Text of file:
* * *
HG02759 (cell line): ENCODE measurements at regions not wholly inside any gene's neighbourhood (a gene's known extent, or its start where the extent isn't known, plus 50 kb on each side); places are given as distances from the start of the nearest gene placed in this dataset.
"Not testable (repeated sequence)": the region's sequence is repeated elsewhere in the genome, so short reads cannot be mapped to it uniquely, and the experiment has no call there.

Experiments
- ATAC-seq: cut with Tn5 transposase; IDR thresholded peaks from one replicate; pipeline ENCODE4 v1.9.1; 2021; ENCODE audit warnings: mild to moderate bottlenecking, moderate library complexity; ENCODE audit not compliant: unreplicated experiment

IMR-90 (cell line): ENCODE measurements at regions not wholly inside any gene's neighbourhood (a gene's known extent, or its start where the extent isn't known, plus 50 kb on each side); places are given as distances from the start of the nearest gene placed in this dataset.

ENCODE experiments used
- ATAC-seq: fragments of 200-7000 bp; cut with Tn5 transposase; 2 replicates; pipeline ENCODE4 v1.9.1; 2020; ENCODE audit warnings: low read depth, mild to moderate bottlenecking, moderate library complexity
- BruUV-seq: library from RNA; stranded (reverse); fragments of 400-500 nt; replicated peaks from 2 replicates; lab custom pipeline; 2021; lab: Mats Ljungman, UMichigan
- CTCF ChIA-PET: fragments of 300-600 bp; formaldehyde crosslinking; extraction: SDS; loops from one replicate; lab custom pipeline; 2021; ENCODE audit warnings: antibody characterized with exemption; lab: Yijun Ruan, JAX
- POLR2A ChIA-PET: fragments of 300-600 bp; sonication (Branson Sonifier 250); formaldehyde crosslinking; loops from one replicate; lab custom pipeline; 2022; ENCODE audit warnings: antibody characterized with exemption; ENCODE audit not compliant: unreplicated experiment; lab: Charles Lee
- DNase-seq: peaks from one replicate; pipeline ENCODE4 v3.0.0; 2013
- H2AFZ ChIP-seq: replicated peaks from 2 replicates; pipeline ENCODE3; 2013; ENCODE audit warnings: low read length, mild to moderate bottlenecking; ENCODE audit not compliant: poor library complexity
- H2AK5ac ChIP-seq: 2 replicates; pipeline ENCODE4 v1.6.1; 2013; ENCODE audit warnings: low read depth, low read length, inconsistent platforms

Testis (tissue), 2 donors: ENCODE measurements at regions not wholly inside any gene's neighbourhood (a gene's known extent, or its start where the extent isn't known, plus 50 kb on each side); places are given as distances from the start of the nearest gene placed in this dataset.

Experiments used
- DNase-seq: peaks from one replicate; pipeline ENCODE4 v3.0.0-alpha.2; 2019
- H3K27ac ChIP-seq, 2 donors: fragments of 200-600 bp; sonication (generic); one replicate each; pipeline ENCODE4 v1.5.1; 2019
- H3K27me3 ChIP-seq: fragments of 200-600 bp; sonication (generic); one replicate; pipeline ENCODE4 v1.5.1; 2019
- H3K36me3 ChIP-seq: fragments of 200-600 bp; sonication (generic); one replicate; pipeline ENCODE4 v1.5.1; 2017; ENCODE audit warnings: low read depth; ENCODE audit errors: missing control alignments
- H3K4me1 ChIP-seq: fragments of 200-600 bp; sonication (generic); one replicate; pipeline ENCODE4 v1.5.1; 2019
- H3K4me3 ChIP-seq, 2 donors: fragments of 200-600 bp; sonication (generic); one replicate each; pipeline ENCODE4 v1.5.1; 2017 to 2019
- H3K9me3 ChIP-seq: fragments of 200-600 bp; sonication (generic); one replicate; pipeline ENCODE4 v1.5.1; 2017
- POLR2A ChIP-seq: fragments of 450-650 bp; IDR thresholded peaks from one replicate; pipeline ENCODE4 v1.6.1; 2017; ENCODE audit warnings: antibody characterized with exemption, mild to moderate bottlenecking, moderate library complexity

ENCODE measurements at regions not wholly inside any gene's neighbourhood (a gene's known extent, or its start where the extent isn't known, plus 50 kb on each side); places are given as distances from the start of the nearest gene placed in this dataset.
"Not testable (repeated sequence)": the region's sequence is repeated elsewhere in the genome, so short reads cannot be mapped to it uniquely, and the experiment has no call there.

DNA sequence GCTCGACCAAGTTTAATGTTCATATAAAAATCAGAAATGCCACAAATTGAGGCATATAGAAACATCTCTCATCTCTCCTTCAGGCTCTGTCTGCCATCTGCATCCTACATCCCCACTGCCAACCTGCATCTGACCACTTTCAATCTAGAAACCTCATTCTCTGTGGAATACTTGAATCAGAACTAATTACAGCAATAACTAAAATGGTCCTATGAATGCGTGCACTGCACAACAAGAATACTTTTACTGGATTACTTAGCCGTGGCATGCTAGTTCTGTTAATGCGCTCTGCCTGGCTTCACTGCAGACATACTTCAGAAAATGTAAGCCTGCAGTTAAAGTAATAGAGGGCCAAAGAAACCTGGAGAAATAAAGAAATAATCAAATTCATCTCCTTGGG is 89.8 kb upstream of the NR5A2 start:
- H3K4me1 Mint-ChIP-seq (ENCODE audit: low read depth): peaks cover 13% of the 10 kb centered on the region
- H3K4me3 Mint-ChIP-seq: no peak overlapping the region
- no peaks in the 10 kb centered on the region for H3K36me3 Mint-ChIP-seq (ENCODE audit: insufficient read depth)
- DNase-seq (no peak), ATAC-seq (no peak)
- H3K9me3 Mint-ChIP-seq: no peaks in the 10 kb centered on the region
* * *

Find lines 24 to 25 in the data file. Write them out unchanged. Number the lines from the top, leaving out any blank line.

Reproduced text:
ENCODE measurements at regions not wholly inside any gene's neighbourhood (a gene's known extent, or its start where the extent isn't known, plus 50 kb on each side); places are given as distances from the start of the nearest gene placed in this dataset.
"Not testable (repeated sequence)": the region's sequence is repeated elsewhere in the genome, so short reads cannot be mapped to it uniquely, and the experiment has no call there.